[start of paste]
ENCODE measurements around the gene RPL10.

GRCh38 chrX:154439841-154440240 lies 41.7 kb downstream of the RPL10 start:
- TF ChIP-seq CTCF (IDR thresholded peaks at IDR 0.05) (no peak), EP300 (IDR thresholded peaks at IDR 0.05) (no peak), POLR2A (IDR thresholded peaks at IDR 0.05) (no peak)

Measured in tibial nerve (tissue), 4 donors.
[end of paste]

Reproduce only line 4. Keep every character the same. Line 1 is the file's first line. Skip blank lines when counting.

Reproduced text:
Measured in tibial nerve (tissue), 4 donors.